Nearly 11 million U.S. adults are considered as current users of electronic cigarettes, representing about 4.5 percent of the adult population, according to a report released recently by the Annals of Internal Medicine.
About 15 percent of those users, or 1.62 million, began smoking e-cigs without first consuming traditional cigarettes — which has been a concern of anti-tobacco advocates.
In 2016, the National Institutes of Health reported there were 7.75 million adult vapers, of which 51.7 percent were current smokers, 34.8 percent were former smokers and 13.5 percent were people who had never smoked.
The report represents another attempt at trying to measure the prevalence of e-cig usage, particularly among adults ages 18 to 24. About 9.2 percent of young adults, or about 2.8 million, were determined to have used an e-cig product.
By contrast, the U.S. adult traditional cigarette smoking rate fell to a historic low of 13.9 percent in 2017, reversing a one-year uptick, the Centers for Disease Control and Prevention reported June 19.
The rate was 15.8 percent in 2016 and 15.1 percent in 2015.
The Annals of Internal Medicine report determined 51 percent of e-cig consumers are younger than age 35. Usage was more common among men than women, as well as by LGBT individuals and individuals with chronic health conditions.
“These contemporary estimates may inform researchers, health care policymakers and tobacco regulators about demographic and geographic distributions of e-cigarette use,” the report authors said in their conclusion.
Some studies, including one by the Royal College of Physicians, have claimed e-cigs and vaporizers are up to 95 percent less harmful than traditional cigarettes. The Royal College’s study on traditional cigarettes played a key role in the landmark 1964 surgeon general’s determination that traditional cigarettes were the primary cause of lung cancer.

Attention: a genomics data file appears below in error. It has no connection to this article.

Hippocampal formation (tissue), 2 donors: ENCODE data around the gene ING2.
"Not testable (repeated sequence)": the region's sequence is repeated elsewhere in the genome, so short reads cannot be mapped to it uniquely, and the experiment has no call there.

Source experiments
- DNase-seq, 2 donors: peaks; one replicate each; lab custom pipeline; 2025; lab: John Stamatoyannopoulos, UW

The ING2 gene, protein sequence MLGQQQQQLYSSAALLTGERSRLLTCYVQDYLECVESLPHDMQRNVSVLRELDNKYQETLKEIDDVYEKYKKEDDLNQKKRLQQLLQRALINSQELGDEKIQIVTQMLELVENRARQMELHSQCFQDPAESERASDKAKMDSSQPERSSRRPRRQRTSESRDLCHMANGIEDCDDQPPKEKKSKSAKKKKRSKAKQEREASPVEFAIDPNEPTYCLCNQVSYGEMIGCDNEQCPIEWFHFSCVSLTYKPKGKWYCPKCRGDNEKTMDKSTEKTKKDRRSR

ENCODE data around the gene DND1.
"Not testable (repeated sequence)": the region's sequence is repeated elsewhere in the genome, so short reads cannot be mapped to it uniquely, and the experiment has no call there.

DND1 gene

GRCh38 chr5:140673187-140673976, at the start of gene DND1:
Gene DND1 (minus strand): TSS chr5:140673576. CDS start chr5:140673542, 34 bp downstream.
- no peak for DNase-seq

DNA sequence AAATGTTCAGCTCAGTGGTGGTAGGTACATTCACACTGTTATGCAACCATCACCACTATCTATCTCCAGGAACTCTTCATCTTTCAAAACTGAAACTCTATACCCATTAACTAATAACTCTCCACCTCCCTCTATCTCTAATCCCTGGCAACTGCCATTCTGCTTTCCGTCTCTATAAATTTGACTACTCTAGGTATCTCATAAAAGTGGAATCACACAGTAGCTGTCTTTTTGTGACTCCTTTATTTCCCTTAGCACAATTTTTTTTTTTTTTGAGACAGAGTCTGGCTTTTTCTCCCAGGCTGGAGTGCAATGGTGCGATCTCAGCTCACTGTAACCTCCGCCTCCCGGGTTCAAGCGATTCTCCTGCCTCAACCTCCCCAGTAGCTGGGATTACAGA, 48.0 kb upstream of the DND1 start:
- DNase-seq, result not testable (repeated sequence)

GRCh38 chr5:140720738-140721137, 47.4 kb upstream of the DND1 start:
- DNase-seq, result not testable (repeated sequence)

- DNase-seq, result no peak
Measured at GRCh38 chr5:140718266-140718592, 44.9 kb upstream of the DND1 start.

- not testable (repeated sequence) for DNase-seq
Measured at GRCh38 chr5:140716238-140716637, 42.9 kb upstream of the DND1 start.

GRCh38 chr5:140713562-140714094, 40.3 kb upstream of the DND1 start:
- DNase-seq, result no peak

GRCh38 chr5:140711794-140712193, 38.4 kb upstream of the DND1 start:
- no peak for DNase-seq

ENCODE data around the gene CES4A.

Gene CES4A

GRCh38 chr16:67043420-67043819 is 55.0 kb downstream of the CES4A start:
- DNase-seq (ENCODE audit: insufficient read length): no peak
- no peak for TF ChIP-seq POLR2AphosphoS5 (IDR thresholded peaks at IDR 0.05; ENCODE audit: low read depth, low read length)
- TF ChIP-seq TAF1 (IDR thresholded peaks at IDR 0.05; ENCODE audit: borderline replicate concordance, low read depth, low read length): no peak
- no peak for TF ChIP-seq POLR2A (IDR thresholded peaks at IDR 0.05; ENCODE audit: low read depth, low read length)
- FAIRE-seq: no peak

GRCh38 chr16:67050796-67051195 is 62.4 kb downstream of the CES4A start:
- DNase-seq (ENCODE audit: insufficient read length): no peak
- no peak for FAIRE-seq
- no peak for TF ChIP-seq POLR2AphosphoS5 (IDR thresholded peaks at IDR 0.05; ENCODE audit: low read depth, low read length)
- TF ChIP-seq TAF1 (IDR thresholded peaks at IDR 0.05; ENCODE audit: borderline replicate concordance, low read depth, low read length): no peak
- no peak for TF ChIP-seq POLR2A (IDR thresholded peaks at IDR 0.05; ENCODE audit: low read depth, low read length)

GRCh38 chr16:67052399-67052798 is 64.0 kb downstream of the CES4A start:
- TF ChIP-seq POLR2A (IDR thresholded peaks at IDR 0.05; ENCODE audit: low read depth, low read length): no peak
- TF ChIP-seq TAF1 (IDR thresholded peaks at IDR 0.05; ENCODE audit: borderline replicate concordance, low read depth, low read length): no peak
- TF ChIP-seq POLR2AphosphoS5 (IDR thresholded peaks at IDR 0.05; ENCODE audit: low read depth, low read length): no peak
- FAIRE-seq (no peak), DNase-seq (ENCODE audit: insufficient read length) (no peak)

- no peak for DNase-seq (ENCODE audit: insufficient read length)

Meanwhile, then-U.S. surgeon general Dr. Vivek Murthy sounded an alarm in December 2016 about e-cigs, saying there is no safe use for people younger than 25.
The FDA has been walking a regulatory and marketing tightrope since announcing plans in July 2017 for a sweeping regulatory “road map” on tobacco and nicotine products that included limiting or eliminating flavorings, such as menthol in traditional cigarettes and candy and fruits in e-cigs and vaporizers, that the agency says appeal to youths.
However, the FDA also supports extending the application deadline for regulatory review for new products, such as e-cigs and vaporizers, from late 2018 to as far out as August 2022. That allows those products to remain available at retail and online.
On March 27, seven public health groups sued the FDA over its decision to allow flavored e-cigs to stay on the market without being reviewed by the agency.
The FDA could provide an update on its regulatory guidance any day since a public comment period concluded this summer.
The federal government’s 2016 National Youth Tobacco survey determined that e-cig and vaporizer usage among teens fell from a high of 16 percent in 2015 to 11.3 percent for 2016. That represented a reversal of a five-year trend of increased youth e-cig use.
Anti-tobacco advocates say part of the urgency in their advocacy related to top-selling Juul is fears of the trend reversing in both e-cigs and traditional cigarettes.
On Feb. 20, the American Cancer Society recommended — with caution — to health care clinicians that they add e-cigs and vaporizers as a smoking-cessation option. The nonprofit group stressed the policy statement is directed strictly at adults, including strongly recommending against e-cig use by the young.
The Annals of Internal Medicine report represents another example of why “there is a huge need for dispassionate analysis of what is happening in the market, and how best to turn it to a public health advantage,” said David Sweanor, an adjunct law professor at the University of Ottawa and author of several e-cig and health studies.
“We know that there are now millions of vapers and millions fewer smokers, but ideology and a lack of curiosity has impeded our ability to connect dots.
“That, in turn, limits our ability to more effectively facilitate smokers moving to massively less hazardous alternatives,” Sweanor said.
Scott Ballin, past president of anti-smoking alliance Coalition of Science or Health, said that since the 2017 announcement, “the FDA has done little to nothing in the area of regulating based on the continuum of risk ... denying consumers valuable information that could lead them to use significantly lower-risk forms of tobacco and nicotine products.”